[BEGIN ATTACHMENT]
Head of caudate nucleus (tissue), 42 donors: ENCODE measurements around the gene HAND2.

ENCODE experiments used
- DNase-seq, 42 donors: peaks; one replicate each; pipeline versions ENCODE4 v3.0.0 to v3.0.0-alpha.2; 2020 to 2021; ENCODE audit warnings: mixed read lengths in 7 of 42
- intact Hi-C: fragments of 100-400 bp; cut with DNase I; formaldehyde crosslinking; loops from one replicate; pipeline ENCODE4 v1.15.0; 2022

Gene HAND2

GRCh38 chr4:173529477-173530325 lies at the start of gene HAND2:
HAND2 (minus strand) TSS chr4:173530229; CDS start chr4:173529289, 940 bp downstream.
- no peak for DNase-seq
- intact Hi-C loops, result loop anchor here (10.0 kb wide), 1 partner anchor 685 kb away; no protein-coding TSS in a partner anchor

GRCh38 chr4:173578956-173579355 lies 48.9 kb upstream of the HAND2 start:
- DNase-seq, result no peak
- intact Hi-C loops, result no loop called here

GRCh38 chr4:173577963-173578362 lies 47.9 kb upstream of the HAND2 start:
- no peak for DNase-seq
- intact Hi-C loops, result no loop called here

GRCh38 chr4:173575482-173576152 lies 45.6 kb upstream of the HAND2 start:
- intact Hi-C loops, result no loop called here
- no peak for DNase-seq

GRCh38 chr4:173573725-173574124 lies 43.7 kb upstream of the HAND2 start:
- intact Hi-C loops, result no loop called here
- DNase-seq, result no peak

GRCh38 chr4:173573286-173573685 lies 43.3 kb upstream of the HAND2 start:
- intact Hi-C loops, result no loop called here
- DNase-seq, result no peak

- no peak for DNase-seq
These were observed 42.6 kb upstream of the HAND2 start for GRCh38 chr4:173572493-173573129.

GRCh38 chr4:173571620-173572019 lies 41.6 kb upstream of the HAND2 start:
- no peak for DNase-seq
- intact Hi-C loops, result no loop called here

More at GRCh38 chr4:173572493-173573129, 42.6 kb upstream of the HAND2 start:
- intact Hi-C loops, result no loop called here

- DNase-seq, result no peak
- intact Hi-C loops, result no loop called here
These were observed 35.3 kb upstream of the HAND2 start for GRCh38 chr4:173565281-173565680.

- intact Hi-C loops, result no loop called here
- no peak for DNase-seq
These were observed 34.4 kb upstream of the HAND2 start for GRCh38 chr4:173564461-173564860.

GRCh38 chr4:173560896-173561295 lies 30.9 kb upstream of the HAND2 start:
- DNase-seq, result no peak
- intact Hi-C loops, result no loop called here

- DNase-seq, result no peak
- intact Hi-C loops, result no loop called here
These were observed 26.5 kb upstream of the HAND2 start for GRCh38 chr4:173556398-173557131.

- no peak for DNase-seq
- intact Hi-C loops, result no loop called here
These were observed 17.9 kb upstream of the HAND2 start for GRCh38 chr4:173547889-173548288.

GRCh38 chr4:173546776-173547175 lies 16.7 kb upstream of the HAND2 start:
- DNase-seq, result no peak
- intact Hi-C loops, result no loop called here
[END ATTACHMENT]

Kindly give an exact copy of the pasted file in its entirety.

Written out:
Head of caudate nucleus (tissue), 42 donors: ENCODE measurements around the gene HAND2.

ENCODE experiments used
- DNase-seq, 42 donors: peaks; one replicate each; pipeline versions ENCODE4 v3.0.0 to v3.0.0-alpha.2; 2020 to 2021; ENCODE audit warnings: mixed read lengths in 7 of 42
- intact Hi-C: fragments of 100-400 bp; cut with DNase I; formaldehyde crosslinking; loops from one replicate; pipeline ENCODE4 v1.15.0; 2022

Gene HAND2

GRCh38 chr4:173529477-173530325 lies at the start of gene HAND2:
HAND2 (minus strand) TSS chr4:173530229; CDS start chr4:173529289, 940 bp downstream.
- no peak for DNase-seq
- intact Hi-C loops, result loop anchor here (10.0 kb wide), 1 partner anchor 685 kb away; no protein-coding TSS in a partner anchor

GRCh38 chr4:173578956-173579355 lies 48.9 kb upstream of the HAND2 start:
- DNase-seq, result no peak
- intact Hi-C loops, result no loop called here

GRCh38 chr4:173577963-173578362 lies 47.9 kb upstream of the HAND2 start:
- no peak for DNase-seq
- intact Hi-C loops, result no loop called here

GRCh38 chr4:173575482-173576152 lies 45.6 kb upstream of the HAND2 start:
- intact Hi-C loops, result no loop called here
- no peak for DNase-seq

GRCh38 chr4:173573725-173574124 lies 43.7 kb upstream of the HAND2 start:
- intact Hi-C loops, result no loop called here
- DNase-seq, result no peak

GRCh38 chr4:173573286-173573685 lies 43.3 kb upstream of the HAND2 start:
- intact Hi-C loops, result no loop called here
- DNase-seq, result no peak

- no peak for DNase-seq
These were observed 42.6 kb upstream of the HAND2 start for GRCh38 chr4:173572493-173573129.

GRCh38 chr4:173571620-173572019 lies 41.6 kb upstream of the HAND2 start:
- no peak for DNase-seq
- intact Hi-C loops, result no loop called here

More at GRCh38 chr4:173572493-173573129, 42.6 kb upstream of the HAND2 start:
- intact Hi-C loops, result no loop called here

- DNase-seq, result no peak
- intact Hi-C loops, result no loop called here
These were observed 35.3 kb upstream of the HAND2 start for GRCh38 chr4:173565281-173565680.

- intact Hi-C loops, result no loop called here
- no peak for DNase-seq
These were observed 34.4 kb upstream of the HAND2 start for GRCh38 chr4:173564461-173564860.

GRCh38 chr4:173560896-173561295 lies 30.9 kb upstream of the HAND2 start:
- DNase-seq, result no peak
- intact Hi-C loops, result no loop called here

- DNase-seq, result no peak
- intact Hi-C loops, result no loop called here
These were observed 26.5 kb upstream of the HAND2 start for GRCh38 chr4:173556398-173557131.

- no peak for DNase-seq
- intact Hi-C loops, result no loop called here
These were observed 17.9 kb upstream of the HAND2 start for GRCh38 chr4:173547889-173548288.

GRCh38 chr4:173546776-173547175 lies 16.7 kb upstream of the HAND2 start:
- DNase-seq, result no peak
- intact Hi-C loops, result no loop called here